“I like materials to unfold as naturally as possible, without applying any additional effects”
In her practice, Osminina tends to go monochrome, using a one-color palette to intensify the overall look and feel of the space. “The feeling of the project is always built on color; one that emerges from materials and light,” she says. “There’s a lot of color in my works, but the nuances are so delicate that an overall feeling of a single color is created. This solution defeats the momentary and the influence of trends, yet it contains a much more valuable component that forms the essence of the space: timelessness,” she continues.
Osminina fills her spaces with only the most necessary furniture. “Functionality is at the heart of my designs; these spaces have to be lived in,” she says.“It is thoughtful everyday solutions that allow us to preserve the feeling originally conceived when forming the design,” she continues, laughing, “I have two children, so I know what I’m talking about.” For the designer, visual comfort and practicality go hand-in-hand. “I pay a lot of attention to storage systems; they support a philosophy of minimalism, retaining air and emptiness in a space.”
“I pursue a sublime emptiness, one that is formed with sculptural precision”
Osminina demands creativity to have enough breathing room in a space. “Spaces in which there are many unnecessary objects cause anxiety and a sense of bustle,” she says. “For me, it is not a matter of ‘less is more’ or ‘less is better’; I adhere to a principle of ‘only necessary, but the best’ in everything I do,” she adds. Somewhere between a case of lacking and a case of lessing, between pure minimalism and essentialism, her guiding principle of functional emptiness is fascinating. “I pursue a sublime emptiness, one that is formed with sculptural precision,” she declares.
The designer inserts herself into a continuous narrative between the past and the contemporary, finding a sense of poetry in the balance of the two.
Her minimalist revamp of ‘Beige’—an early 20th-century apartment located in Saint Petersburg—highlights her mastery in conceptualizing contemporary solutions, such as white cubist volumes and smooth concrete, while preserving the space’s architectural heritage and its singularities, like the intricate decorative plasterwork and elaborate cornices. Juxtaposed to the polished finesse of the overall composition, the discordant note in her projects, often an antique furnishing or ornamental element, is paradoxically what reinforces the overall sense of harmony.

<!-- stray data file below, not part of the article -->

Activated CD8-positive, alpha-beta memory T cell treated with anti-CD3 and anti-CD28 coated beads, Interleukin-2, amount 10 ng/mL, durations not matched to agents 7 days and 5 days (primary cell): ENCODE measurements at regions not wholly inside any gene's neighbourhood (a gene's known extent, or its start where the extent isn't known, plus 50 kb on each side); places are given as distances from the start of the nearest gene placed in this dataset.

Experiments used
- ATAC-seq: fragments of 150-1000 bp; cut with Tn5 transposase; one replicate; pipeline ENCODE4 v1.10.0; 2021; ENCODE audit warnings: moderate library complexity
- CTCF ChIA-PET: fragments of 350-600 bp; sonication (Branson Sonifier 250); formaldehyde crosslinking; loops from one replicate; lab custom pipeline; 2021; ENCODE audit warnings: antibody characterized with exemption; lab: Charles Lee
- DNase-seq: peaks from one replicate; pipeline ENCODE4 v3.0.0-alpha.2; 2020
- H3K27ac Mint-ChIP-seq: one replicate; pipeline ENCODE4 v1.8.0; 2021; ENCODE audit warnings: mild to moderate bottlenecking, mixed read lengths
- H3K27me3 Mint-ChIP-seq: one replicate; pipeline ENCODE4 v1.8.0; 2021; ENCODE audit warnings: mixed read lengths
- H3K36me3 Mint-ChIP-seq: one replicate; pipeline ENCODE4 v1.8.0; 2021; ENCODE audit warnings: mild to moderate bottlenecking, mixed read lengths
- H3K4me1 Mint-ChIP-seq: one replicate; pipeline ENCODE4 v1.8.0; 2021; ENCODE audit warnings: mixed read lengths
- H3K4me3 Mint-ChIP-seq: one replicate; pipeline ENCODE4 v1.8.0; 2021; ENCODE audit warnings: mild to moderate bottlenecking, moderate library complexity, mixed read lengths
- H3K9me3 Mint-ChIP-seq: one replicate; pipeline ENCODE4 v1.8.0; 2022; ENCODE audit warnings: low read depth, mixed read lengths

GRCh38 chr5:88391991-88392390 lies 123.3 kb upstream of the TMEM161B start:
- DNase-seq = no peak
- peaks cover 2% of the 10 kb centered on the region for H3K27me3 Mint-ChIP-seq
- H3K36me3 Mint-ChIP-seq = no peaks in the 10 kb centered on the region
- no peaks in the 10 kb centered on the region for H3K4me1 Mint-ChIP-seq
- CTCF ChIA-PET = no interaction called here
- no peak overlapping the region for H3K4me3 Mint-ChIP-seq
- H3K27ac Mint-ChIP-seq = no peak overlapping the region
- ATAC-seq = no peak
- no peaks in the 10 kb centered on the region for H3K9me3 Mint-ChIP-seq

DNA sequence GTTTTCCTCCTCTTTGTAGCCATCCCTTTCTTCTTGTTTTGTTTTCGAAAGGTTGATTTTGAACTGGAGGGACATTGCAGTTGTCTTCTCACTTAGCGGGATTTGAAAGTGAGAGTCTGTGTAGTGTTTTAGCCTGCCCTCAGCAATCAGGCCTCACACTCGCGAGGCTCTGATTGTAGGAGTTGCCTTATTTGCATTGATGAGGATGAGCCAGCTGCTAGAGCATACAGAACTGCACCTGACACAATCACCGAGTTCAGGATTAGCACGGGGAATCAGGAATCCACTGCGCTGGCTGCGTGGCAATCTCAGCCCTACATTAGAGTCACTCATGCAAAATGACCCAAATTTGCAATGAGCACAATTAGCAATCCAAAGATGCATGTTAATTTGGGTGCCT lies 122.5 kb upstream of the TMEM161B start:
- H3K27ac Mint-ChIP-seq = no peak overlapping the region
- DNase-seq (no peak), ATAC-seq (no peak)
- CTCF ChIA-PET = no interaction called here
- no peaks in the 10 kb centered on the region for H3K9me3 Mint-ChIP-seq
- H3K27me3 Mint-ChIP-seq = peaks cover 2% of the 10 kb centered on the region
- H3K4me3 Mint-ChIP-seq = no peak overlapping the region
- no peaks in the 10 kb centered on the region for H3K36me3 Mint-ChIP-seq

Many of Osminina’s projects, including ‘Vibrance’ and ‘Time Boundaries’ combine objects and furniture from different eras with intentional meaning, further endowing the space with a sense of historical balance and serenity. “Every piece of furniture in my interiors matters, they change and shape the space in which they are located,” she says. “I like to find the balance of forms, color, and emptiness, so that each element feels like an integral part [of the room].” In ‘Vibrance’, the intricate lines of new and vintage furniture, which includes designs by Eileen Grey, Gepo, Ubald Klug, Rick Owens, and artworks by Lucio Fontana, all add a sculptural feeling to the space; each item enhancing the personality of the other. “When I feel that the necessary shapes are missing, I create pieces of furniture myself,” Osminina adds, hinting at her ‘Timeless’ object collection.
”When I feel that the necessary shapes are missing, I create pieces of furniture myself”
“For me, each object has its own emotional wave,” Osminina says, as she reveals her fascination for collectible objects on the border of art and design. “I love objects that evoke feelings; items that sensually color the environment that surrounds them. In life, the most valuable is the moment of contemplating beauty. To me, that is what fills life,” she says, a closing statement as resonant and personal as her design ethos.